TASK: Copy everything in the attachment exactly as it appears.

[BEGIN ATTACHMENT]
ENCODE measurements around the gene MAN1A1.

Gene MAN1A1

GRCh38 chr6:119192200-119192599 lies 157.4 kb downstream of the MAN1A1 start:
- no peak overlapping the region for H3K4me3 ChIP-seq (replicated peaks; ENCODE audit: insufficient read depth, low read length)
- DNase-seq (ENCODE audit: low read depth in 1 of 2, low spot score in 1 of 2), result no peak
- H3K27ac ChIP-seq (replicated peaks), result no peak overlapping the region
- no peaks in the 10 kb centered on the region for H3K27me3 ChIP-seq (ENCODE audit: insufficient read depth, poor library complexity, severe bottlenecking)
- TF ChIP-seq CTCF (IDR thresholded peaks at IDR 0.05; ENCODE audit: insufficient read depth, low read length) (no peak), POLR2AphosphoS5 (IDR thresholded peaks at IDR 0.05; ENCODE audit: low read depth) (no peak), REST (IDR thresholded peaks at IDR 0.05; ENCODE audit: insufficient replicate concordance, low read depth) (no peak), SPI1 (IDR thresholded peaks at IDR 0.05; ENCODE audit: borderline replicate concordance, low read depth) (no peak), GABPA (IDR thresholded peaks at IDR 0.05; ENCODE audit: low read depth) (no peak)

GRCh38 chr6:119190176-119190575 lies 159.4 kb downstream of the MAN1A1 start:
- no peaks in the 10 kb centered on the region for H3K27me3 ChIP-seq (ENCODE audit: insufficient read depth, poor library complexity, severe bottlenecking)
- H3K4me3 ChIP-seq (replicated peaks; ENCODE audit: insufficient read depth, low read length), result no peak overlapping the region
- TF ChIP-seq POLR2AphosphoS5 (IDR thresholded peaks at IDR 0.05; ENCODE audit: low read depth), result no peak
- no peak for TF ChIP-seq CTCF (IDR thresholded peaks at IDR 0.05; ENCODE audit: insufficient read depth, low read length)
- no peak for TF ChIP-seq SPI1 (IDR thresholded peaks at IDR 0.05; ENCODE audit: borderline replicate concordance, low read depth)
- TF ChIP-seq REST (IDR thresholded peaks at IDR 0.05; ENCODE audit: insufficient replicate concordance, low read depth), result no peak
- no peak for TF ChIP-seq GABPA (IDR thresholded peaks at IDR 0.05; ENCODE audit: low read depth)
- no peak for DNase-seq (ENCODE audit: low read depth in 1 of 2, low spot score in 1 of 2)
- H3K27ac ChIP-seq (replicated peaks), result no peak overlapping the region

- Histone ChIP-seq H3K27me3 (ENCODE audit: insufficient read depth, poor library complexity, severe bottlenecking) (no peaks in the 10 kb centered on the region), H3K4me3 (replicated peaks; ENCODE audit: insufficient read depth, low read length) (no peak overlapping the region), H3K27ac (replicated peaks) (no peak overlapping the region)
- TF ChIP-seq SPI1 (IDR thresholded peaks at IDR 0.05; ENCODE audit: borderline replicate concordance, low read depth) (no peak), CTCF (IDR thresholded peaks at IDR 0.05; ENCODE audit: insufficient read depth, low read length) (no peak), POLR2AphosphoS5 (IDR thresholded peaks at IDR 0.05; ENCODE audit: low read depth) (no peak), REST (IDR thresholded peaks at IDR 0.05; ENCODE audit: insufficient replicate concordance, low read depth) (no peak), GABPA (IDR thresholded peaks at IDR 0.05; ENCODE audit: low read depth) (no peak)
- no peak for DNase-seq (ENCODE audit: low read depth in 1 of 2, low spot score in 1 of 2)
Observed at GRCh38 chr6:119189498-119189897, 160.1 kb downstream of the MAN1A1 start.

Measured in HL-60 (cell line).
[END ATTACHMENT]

ENCODE measurements around the gene MAN1A1.

Gene MAN1A1

GRCh38 chr6:119192200-119192599 lies 157.4 kb downstream of the MAN1A1 start:
- no peak overlapping the region for H3K4me3 ChIP-seq (replicated peaks; ENCODE audit: insufficient read depth, low read length)
- DNase-seq (ENCODE audit: low read depth in 1 of 2, low spot score in 1 of 2), result no peak
- H3K27ac ChIP-seq (replicated peaks), result no peak overlapping the region
- no peaks in the 10 kb centered on the region for H3K27me3 ChIP-seq (ENCODE audit: insufficient read depth, poor library complexity, severe bottlenecking)
- TF ChIP-seq CTCF (IDR thresholded peaks at IDR 0.05; ENCODE audit: insufficient read depth, low read length) (no peak), POLR2AphosphoS5 (IDR thresholded peaks at IDR 0.05; ENCODE audit: low read depth) (no peak), REST (IDR thresholded peaks at IDR 0.05; ENCODE audit: insufficient replicate concordance, low read depth) (no peak), SPI1 (IDR thresholded peaks at IDR 0.05; ENCODE audit: borderline replicate concordance, low read depth) (no peak), GABPA (IDR thresholded peaks at IDR 0.05; ENCODE audit: low read depth) (no peak)

GRCh38 chr6:119190176-119190575 lies 159.4 kb downstream of the MAN1A1 start:
- no peaks in the 10 kb centered on the region for H3K27me3 ChIP-seq (ENCODE audit: insufficient read depth, poor library complexity, severe bottlenecking)
- H3K4me3 ChIP-seq (replicated peaks; ENCODE audit: insufficient read depth, low read length), result no peak overlapping the region
- TF ChIP-seq POLR2AphosphoS5 (IDR thresholded peaks at IDR 0.05; ENCODE audit: low read depth), result no peak
- no peak for TF ChIP-seq CTCF (IDR thresholded peaks at IDR 0.05; ENCODE audit: insufficient read depth, low read length)
- no peak for TF ChIP-seq SPI1 (IDR thresholded peaks at IDR 0.05; ENCODE audit: borderline replicate concordance, low read depth)
- TF ChIP-seq REST (IDR thresholded peaks at IDR 0.05; ENCODE audit: insufficient replicate concordance, low read depth), result no peak
- no peak for TF ChIP-seq GABPA (IDR thresholded peaks at IDR 0.05; ENCODE audit: low read depth)
- no peak for DNase-seq (ENCODE audit: low read depth in 1 of 2, low spot score in 1 of 2)
- H3K27ac ChIP-seq (replicated peaks), result no peak overlapping the region

- Histone ChIP-seq H3K27me3 (ENCODE audit: insufficient read depth, poor library complexity, severe bottlenecking) (no peaks in the 10 kb centered on the region), H3K4me3 (replicated peaks; ENCODE audit: insufficient read depth, low read length) (no peak overlapping the region), H3K27ac (replicated peaks) (no peak overlapping the region)
- TF ChIP-seq SPI1 (IDR thresholded peaks at IDR 0.05; ENCODE audit: borderline replicate concordance, low read depth) (no peak), CTCF (IDR thresholded peaks at IDR 0.05; ENCODE audit: insufficient read depth, low read length) (no peak), POLR2AphosphoS5 (IDR thresholded peaks at IDR 0.05; ENCODE audit: low read depth) (no peak), REST (IDR thresholded peaks at IDR 0.05; ENCODE audit: insufficient replicate concordance, low read depth) (no peak), GABPA (IDR thresholded peaks at IDR 0.05; ENCODE audit: low read depth) (no peak)
- no peak for DNase-seq (ENCODE audit: low read depth in 1 of 2, low spot score in 1 of 2)
Observed at GRCh38 chr6:119189498-119189897, 160.1 kb downstream of the MAN1A1 start.

Measured in HL-60 (cell line).